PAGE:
In these uncertain times society as a whole faces life altering demands imposed by social distancing and imposed isolation.

That said, look on the bright side, as car people we have been well prepared for this solitary experience by the endless hours we have spent in our garage alone or with the same loyal friend or family member by our side.


Mustang Madness Revisited

Rich Varjan has accepted this unfortunate situation as an opportunity to sequester himself and his son Christopher in their garage with the 1969 Mustang that Varjan bought and raced in 1973. Last driven in the late 1970s, Varjan’s Mustang has suffered decades of neglect followed by spotty efforts over the last 15 years to bring it back to life. Now with few competing distractions, it appears the Mustang’s time has come.

Varjan a gregarious and genial bull of a man has been a “car guy” since his teen years growing up in Oradell, NJ. Today he operates European Exchange, a highly respected transmission repair and rebuilding business in Hackensack, NJ.

By the early 2000s Varjan’s Mustang sat literally as a sad shell of its once high performance self. Little remained of critical support structures. For “Collectible automobiles” class members it was the epitome of the “Buy It Or Bury It” question. In Varjan’s mind the choice was clear, scrap it or start from scratch with a tube chassis. As Varjan says, “Anyone in his right mind would have scrapped it. Still that Mustang meant so much to me, I decided to rebuild it.”

Varjan envisioned the resurrected Mustang returning to life in full out Pro-Street trim. While street legal, a Pro-Street car’s signature high performance engine and NHRA roll cage clearly screams track racing. His Mustang would not disappoint.

Stroked to 393 cu. in. with 13.5 to 1 compression, the Mustang’s original 351 cu in Windsor has been totally rebuilt. Dyno tested at over 600 horsepower, the stroked Windsor quietly sulked in a corner of the garage as it impatiently waited to be mated to the custom race tuned tube chassis Varjan had fabricated in the mid-2000s.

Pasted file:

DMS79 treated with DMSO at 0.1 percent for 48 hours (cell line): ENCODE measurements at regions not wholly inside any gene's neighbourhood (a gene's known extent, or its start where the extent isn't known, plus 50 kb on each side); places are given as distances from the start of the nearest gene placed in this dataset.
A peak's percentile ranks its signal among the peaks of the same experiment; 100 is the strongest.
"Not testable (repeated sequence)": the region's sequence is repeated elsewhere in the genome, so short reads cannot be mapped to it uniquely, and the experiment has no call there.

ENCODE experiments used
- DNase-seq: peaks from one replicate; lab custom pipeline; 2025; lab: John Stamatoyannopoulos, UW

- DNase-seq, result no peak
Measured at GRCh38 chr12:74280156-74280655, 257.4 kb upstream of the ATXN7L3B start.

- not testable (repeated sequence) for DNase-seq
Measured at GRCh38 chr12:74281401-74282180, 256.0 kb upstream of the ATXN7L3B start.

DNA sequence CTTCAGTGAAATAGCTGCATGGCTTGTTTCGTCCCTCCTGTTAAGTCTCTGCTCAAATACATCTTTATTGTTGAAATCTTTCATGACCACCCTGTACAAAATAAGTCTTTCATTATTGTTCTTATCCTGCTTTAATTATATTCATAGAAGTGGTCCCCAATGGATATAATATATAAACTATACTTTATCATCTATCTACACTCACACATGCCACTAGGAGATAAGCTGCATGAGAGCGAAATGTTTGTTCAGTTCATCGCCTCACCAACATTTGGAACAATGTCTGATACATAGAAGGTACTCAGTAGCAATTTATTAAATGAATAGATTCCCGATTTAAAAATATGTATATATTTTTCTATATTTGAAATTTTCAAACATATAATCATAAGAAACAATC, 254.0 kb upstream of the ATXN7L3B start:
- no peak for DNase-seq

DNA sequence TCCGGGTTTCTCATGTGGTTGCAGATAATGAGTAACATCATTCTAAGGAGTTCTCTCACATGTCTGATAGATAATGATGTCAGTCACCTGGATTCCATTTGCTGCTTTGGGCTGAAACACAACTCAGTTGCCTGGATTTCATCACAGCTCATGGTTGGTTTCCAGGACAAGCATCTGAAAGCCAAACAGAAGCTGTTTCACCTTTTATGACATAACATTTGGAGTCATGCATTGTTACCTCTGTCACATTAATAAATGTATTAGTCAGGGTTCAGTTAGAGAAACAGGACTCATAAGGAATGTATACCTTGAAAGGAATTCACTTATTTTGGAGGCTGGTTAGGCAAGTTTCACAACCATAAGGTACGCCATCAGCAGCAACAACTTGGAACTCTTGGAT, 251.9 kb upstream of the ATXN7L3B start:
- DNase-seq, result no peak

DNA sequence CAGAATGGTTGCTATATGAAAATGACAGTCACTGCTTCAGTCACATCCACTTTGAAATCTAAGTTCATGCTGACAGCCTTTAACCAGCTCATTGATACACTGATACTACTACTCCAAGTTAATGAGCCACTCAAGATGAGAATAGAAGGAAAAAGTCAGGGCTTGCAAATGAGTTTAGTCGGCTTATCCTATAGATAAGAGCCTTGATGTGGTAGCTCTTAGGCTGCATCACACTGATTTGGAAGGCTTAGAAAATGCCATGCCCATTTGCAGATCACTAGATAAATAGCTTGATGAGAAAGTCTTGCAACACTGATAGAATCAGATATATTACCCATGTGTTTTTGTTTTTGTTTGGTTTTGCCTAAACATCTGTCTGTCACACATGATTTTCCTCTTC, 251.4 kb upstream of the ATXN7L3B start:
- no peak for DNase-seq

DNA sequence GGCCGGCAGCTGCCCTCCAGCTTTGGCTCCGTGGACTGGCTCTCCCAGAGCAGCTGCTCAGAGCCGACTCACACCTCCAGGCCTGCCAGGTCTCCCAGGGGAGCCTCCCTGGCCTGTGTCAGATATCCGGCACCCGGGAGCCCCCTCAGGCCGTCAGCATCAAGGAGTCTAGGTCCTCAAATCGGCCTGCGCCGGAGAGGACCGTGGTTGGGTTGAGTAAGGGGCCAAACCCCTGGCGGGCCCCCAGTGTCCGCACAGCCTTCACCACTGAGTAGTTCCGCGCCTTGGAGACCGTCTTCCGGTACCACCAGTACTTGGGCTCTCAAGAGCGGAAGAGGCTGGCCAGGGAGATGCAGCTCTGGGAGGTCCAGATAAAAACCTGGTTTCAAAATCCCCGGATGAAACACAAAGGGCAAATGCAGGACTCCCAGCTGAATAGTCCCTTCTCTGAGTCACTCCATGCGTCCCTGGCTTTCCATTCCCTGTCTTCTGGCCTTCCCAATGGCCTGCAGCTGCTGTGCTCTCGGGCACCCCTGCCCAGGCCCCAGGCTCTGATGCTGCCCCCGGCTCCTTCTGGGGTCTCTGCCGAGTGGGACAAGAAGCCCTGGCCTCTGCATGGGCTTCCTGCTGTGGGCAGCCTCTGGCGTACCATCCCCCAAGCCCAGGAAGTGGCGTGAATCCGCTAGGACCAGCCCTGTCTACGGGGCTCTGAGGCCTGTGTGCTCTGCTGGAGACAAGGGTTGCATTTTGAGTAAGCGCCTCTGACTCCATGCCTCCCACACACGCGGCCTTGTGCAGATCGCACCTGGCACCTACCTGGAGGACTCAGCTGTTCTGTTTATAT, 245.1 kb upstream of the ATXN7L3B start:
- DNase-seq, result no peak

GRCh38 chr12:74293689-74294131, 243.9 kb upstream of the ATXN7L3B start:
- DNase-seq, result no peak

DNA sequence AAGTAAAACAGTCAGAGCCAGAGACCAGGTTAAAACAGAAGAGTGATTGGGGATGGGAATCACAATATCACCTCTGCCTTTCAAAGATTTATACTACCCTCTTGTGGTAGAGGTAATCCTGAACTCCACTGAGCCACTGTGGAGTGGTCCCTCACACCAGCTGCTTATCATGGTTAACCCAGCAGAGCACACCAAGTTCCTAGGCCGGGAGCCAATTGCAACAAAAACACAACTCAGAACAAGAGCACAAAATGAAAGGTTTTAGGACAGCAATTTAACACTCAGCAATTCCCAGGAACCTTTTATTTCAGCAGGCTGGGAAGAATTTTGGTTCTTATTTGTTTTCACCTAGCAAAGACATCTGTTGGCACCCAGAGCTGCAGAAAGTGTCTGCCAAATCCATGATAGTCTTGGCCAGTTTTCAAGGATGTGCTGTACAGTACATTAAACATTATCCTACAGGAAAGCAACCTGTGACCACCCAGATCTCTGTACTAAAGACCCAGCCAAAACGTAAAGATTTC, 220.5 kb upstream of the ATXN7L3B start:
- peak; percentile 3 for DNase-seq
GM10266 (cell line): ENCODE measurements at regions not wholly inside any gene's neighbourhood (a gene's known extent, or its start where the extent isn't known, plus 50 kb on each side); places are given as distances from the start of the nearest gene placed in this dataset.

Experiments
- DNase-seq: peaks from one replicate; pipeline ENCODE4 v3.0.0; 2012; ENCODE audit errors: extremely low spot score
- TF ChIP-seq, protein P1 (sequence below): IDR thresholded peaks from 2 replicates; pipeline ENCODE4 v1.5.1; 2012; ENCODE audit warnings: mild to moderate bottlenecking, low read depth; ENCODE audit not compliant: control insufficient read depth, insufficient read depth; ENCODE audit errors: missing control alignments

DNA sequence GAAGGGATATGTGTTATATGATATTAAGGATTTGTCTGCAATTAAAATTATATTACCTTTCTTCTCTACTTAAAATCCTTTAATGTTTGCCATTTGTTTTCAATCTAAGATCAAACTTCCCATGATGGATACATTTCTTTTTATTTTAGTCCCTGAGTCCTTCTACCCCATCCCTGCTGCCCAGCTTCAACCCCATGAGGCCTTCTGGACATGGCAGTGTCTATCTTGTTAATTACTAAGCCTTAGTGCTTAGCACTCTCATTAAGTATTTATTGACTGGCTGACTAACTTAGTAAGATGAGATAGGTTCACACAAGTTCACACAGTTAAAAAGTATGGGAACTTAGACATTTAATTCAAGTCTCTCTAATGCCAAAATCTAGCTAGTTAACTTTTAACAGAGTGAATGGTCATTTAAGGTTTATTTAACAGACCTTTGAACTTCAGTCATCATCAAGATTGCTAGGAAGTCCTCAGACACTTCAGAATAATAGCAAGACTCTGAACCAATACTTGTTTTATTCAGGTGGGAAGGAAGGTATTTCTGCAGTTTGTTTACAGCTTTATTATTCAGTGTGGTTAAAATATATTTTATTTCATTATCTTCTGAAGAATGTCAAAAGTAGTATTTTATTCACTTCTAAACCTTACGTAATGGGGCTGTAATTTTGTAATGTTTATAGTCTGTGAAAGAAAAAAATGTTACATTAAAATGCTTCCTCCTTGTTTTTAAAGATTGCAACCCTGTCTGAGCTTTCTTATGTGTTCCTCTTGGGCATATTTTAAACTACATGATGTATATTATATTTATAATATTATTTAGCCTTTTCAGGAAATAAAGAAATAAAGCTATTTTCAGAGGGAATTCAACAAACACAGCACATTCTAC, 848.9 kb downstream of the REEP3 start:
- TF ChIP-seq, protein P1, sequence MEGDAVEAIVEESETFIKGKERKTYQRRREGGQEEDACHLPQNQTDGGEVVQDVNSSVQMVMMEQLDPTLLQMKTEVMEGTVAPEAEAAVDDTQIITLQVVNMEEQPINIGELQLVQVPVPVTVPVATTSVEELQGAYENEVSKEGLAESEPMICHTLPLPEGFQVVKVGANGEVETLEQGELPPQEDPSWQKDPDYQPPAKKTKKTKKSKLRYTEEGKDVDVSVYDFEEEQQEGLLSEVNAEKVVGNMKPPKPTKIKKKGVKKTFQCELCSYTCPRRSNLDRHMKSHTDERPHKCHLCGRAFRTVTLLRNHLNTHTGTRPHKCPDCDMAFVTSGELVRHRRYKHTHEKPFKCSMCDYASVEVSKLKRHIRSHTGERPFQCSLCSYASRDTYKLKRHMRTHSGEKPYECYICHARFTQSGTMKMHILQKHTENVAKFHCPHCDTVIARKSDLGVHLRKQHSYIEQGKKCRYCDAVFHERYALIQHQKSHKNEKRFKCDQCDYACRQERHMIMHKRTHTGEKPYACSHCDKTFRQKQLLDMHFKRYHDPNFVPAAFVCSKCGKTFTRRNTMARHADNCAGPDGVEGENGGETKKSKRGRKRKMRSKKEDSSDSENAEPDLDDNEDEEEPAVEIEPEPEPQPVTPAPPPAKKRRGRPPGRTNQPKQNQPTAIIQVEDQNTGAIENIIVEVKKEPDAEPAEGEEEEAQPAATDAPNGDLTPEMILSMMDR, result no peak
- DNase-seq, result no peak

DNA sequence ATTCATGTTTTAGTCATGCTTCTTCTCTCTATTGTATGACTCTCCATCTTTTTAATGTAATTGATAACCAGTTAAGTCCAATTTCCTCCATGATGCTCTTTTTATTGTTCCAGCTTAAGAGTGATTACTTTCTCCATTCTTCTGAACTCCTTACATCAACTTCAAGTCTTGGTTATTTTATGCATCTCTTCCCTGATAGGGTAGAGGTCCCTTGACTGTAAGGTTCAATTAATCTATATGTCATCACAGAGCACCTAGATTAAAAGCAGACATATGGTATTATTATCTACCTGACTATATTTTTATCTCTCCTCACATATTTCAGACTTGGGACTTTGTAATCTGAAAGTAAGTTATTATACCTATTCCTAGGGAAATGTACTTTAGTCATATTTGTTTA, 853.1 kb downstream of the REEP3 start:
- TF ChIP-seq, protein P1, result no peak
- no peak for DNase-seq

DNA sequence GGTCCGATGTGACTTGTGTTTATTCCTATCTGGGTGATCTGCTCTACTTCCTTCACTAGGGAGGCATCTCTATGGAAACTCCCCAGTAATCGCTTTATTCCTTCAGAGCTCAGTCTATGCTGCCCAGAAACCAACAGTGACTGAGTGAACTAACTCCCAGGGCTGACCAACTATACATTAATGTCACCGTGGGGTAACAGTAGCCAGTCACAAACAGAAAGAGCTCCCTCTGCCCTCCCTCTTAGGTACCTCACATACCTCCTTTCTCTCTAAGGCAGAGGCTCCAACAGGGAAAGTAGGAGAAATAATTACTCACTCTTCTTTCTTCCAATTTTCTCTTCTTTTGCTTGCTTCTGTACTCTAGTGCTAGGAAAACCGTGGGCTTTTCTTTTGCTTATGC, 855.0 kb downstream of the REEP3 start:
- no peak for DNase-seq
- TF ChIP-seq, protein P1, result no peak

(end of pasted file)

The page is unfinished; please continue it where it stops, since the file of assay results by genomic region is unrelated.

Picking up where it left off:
Having the awesome power delivered though a 6-speed Richmond transmission and 4.56 gears consummates a marriage made for quarter mile heaven. To get that power to the pavement, eighteen inch Budnik forged wheels wear Mickey Thompson Sportsman tires with the rears delivering plenty of bite courtesy of 18-inch tread width.

Much work still remains as Varjan attends to every detail with a jeweler’s eye and an artist’s hand. Surfaces that the public will never see benefit from focused attention. The bell housing enjoys a proper prepping prior to powder coating. The engine bay benefits from a routing plan with precision worthy of a Presidential motorcade.

While sparse, the interior shows well with premium seating and custom carpeted surfaces.

Sometimes luck does play a role. Earlier this year settling on the proper blue for the Mustang’s exterior consumed countless hours, numerous chips and frustrating tests. Then on a parts run to an Audi dealer, Varjan, upon entering the showroom, came face to face with a new Audi TT RS resplendent in the exact blue he wanted. Getting the Audi’s PPG paint code from the dealer concluded the color search.

In practicing the necessary precautions demanded of us all, Rich Varjan used the Covid-19 lockdown to bring his long stalled Mustang project up to speed.

Have you self quarantined with your collectible vehicle? Now that you have the time you always wished for to work on your car, what have you done?